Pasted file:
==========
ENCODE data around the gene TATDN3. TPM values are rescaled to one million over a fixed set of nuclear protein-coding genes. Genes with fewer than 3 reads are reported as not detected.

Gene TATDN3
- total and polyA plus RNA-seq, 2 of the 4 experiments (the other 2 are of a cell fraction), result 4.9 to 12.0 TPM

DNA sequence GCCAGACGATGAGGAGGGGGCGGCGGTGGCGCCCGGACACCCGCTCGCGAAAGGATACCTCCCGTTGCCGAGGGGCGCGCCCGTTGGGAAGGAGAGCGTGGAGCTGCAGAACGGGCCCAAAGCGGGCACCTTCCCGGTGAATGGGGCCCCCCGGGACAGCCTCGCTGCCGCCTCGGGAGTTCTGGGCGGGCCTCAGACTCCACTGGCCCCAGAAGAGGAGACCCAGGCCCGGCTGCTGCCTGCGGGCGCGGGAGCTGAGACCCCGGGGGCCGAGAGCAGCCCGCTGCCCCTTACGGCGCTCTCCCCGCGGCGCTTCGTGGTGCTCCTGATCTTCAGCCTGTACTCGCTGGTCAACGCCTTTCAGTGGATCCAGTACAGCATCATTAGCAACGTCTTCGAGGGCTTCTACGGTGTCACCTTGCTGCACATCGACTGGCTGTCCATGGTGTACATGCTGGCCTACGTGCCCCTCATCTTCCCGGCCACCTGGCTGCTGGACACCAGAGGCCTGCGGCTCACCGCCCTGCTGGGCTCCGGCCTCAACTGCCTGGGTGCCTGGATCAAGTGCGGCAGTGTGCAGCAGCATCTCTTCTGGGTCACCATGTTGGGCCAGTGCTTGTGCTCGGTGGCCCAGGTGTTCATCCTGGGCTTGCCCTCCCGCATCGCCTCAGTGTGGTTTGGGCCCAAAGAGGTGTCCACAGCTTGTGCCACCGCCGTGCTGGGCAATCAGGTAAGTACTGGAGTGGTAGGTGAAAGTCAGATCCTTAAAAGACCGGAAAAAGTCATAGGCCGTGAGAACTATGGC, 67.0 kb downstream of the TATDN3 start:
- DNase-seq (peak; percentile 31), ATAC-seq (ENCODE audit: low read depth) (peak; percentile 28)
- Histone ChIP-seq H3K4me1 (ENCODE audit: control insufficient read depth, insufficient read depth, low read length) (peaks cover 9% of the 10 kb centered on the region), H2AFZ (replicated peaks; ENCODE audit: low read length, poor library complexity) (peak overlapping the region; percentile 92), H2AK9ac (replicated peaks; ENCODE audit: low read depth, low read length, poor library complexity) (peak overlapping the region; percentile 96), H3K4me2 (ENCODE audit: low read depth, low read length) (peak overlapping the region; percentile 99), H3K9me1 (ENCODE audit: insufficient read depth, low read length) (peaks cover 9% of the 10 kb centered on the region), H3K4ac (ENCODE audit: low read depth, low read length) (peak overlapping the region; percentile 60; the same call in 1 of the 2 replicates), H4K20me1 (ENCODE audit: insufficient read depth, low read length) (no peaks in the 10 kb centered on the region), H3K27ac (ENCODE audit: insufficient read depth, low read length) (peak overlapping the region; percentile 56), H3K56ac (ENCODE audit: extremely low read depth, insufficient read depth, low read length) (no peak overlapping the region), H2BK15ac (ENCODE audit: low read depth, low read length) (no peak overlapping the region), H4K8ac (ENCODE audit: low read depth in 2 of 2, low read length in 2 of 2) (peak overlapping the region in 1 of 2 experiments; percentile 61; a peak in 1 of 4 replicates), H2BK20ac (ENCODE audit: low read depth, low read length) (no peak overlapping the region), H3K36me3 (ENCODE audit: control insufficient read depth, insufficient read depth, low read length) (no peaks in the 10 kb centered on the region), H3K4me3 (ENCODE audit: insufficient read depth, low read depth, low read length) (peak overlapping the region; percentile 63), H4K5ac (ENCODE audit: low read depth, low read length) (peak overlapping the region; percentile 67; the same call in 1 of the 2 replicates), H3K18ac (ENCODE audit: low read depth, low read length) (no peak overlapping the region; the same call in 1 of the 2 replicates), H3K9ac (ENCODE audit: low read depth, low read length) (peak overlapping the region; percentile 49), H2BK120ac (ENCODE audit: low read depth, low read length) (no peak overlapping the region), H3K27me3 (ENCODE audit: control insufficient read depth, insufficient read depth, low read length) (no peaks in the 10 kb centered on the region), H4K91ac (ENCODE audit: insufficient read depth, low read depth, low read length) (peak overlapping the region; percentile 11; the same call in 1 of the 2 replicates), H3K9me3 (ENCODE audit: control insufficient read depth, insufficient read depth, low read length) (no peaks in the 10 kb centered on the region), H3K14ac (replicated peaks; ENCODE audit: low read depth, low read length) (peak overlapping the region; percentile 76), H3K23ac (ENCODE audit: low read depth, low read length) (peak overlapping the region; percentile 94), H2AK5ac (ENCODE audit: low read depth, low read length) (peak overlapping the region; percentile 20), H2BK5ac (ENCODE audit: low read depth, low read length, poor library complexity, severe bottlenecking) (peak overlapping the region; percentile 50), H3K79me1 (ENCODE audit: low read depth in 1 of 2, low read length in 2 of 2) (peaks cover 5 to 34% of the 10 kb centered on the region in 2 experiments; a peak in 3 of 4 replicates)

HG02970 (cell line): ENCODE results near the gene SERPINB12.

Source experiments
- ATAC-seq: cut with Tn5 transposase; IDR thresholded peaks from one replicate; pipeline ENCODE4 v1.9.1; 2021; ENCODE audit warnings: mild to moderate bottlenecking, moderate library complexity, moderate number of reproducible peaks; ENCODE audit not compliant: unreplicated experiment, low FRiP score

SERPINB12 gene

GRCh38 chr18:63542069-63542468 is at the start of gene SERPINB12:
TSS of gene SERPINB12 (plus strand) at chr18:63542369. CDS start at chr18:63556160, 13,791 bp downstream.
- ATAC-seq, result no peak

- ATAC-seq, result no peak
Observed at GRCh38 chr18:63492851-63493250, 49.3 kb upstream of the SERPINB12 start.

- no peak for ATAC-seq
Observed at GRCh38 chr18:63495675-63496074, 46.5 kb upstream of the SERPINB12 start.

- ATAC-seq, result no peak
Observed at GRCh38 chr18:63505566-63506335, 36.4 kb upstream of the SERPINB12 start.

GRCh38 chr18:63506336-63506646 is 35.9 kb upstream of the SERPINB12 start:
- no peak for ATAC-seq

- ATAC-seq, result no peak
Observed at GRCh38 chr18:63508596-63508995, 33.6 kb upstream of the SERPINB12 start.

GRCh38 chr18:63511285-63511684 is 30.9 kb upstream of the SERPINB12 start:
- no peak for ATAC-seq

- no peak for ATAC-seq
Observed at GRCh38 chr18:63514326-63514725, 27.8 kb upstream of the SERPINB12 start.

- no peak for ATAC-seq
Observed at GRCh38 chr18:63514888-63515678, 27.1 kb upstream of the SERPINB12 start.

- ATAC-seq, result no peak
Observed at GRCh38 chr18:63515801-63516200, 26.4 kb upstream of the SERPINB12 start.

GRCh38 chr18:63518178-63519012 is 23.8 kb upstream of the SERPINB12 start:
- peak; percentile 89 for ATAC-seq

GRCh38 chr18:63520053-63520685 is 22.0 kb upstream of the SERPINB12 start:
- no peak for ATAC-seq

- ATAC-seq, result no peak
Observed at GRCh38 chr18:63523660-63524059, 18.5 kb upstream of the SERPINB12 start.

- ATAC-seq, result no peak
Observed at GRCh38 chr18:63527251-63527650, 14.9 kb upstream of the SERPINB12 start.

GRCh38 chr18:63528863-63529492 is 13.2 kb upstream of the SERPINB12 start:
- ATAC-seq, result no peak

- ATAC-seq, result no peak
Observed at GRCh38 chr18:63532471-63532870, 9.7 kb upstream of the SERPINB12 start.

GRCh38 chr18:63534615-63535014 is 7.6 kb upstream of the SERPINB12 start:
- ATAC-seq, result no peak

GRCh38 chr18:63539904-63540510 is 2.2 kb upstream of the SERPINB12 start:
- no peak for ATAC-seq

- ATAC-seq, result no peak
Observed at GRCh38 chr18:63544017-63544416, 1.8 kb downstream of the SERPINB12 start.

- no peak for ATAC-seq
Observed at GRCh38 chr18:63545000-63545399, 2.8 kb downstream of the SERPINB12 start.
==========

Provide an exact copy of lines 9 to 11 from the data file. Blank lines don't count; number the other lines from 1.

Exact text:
- ATAC-seq: cut with Tn5 transposase; IDR thresholded peaks from one replicate; pipeline ENCODE4 v1.9.1; 2021; ENCODE audit warnings: mild to moderate bottlenecking, moderate library complexity, moderate number of reproducible peaks; ENCODE audit not compliant: unreplicated experiment, low FRiP score

SERPINB12 gene

GRCh38 chr18:63542069-63542468 is at the start of gene SERPINB12: